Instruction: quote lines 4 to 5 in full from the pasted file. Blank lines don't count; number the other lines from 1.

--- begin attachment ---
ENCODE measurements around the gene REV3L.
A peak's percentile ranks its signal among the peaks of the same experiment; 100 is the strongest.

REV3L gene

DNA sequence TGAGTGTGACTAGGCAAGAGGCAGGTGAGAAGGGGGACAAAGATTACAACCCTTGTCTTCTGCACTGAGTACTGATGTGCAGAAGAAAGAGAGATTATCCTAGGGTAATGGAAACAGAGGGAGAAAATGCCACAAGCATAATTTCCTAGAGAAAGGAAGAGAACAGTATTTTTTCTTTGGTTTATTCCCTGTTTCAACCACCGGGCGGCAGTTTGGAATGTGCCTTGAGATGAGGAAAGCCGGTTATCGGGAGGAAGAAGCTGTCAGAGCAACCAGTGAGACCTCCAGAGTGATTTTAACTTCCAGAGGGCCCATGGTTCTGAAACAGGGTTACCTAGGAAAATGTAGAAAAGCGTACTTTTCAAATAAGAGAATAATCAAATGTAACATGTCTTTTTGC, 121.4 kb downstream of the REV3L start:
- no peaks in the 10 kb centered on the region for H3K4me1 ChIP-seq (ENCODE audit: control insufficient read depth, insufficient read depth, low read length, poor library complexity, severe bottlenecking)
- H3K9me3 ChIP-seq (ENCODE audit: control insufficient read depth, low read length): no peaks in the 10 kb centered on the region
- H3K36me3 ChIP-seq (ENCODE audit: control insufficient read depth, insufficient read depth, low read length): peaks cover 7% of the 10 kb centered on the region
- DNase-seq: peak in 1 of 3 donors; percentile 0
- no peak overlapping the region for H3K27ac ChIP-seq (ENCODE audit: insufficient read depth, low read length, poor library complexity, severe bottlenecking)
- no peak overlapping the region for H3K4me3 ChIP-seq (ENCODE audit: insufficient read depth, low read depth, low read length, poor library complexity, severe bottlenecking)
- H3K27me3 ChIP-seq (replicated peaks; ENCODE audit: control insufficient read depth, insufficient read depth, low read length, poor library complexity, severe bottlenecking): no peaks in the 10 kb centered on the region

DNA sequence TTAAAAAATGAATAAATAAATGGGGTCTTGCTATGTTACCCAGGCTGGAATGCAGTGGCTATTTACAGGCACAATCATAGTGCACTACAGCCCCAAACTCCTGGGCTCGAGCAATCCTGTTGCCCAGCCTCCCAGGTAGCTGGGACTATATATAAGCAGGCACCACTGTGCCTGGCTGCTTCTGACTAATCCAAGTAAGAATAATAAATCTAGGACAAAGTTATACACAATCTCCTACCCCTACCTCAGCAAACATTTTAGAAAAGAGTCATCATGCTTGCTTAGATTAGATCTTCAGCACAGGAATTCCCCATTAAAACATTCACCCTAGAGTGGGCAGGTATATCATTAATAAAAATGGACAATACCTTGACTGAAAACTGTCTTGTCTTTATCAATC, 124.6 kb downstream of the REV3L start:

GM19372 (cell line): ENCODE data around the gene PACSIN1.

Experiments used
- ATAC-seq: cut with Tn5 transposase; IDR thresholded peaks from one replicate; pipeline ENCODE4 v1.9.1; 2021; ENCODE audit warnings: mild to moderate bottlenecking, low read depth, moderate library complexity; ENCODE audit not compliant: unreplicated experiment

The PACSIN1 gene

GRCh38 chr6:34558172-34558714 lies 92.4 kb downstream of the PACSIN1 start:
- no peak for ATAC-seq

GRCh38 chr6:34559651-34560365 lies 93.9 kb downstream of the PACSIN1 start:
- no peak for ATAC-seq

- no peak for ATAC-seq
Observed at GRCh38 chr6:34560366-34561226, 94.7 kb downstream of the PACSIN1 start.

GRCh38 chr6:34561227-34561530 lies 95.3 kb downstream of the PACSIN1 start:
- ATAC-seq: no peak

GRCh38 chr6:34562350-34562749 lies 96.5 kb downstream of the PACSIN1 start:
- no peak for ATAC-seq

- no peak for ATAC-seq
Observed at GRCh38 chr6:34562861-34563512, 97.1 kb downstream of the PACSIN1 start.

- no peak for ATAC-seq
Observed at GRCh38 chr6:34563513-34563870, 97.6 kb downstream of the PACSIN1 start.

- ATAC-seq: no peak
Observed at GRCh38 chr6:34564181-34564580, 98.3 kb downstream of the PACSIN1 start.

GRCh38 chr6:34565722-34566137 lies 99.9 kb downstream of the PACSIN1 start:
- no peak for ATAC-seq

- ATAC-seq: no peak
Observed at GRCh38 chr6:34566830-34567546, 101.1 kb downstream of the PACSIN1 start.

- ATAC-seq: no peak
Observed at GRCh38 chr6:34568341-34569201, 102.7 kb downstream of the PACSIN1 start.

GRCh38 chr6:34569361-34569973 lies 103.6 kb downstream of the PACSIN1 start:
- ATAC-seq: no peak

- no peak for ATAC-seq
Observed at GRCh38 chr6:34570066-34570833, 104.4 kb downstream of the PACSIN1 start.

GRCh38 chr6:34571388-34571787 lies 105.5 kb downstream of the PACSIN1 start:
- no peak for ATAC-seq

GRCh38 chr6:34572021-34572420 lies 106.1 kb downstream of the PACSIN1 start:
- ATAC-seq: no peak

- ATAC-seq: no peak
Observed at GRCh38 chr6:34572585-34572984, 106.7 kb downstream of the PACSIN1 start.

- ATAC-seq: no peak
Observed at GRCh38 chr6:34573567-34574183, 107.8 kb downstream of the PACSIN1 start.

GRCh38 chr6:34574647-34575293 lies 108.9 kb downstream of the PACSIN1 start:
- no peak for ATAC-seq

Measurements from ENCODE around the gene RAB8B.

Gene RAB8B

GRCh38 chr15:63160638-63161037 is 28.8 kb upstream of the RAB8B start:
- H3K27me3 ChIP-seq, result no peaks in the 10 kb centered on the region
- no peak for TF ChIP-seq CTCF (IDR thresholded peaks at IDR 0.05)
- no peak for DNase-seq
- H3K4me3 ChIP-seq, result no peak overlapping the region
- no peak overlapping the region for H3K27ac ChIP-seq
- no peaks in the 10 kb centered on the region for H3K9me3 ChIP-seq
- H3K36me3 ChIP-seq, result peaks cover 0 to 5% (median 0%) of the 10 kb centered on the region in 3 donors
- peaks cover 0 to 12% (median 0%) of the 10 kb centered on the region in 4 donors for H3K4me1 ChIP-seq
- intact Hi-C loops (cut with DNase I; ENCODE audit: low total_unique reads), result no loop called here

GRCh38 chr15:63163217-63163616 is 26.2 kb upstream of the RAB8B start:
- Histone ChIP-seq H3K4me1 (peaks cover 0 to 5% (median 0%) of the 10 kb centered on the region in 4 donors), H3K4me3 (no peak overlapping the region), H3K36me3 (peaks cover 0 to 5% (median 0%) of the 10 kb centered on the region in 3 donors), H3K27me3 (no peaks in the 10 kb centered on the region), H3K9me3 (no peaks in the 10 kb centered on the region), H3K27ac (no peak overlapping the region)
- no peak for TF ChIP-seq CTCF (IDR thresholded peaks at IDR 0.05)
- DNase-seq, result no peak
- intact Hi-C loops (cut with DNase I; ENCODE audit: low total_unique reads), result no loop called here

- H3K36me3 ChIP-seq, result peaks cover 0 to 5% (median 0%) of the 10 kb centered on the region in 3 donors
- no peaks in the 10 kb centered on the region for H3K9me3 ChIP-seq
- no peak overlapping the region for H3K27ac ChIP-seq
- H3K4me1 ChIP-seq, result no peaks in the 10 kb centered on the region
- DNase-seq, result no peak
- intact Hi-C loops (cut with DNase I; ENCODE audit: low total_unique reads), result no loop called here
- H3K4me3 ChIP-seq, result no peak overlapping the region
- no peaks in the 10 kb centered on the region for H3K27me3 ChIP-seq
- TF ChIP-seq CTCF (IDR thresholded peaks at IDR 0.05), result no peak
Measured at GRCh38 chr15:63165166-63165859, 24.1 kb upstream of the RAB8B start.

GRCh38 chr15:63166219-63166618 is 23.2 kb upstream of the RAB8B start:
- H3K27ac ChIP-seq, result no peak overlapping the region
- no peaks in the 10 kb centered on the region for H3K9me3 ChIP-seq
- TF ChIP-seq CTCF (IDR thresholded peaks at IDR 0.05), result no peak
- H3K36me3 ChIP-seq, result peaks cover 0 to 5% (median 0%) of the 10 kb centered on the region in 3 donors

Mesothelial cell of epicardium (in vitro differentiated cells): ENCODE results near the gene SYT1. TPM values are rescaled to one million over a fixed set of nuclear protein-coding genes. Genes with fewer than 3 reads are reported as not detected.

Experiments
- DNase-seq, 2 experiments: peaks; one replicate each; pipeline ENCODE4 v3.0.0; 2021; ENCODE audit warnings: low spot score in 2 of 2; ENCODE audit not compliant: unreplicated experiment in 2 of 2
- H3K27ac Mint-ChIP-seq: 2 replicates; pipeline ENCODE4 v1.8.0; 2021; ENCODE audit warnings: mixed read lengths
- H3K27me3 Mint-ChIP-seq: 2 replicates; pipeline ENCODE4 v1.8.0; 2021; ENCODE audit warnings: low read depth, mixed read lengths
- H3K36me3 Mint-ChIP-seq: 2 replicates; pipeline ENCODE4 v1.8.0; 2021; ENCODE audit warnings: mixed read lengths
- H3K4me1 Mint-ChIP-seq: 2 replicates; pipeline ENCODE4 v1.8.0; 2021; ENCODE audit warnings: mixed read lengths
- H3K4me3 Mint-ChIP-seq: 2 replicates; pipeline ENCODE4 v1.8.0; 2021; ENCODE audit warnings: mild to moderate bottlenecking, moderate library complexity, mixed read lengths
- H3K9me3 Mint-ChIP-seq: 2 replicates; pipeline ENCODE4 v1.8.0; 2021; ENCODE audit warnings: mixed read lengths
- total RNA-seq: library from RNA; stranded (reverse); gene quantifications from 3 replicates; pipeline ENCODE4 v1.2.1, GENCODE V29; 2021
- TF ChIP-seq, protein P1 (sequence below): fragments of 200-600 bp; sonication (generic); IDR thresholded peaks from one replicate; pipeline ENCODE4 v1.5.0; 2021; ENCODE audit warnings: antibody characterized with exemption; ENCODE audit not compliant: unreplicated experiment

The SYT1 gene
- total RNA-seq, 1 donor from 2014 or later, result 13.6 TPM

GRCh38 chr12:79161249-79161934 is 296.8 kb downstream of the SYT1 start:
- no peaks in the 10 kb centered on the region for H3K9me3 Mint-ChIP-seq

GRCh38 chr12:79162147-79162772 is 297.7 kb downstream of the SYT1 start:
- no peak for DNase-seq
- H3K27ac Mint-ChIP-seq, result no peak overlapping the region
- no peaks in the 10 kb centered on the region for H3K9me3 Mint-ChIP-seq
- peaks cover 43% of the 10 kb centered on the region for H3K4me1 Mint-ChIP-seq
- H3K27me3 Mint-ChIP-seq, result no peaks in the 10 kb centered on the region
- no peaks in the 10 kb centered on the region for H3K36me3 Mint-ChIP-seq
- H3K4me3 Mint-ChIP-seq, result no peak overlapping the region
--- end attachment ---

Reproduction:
DNA sequence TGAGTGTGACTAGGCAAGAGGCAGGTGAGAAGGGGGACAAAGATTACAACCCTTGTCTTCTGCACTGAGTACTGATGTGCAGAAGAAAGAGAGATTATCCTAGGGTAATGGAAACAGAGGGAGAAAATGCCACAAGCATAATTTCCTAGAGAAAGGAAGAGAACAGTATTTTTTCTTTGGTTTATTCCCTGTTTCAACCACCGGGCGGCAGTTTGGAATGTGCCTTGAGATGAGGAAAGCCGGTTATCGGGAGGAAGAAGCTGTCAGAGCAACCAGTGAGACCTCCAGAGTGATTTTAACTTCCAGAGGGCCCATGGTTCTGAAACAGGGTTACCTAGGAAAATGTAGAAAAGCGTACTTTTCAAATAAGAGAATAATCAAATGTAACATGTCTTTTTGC, 121.4 kb downstream of the REV3L start:
- no peaks in the 10 kb centered on the region for H3K4me1 ChIP-seq (ENCODE audit: control insufficient read depth, insufficient read depth, low read length, poor library complexity, severe bottlenecking)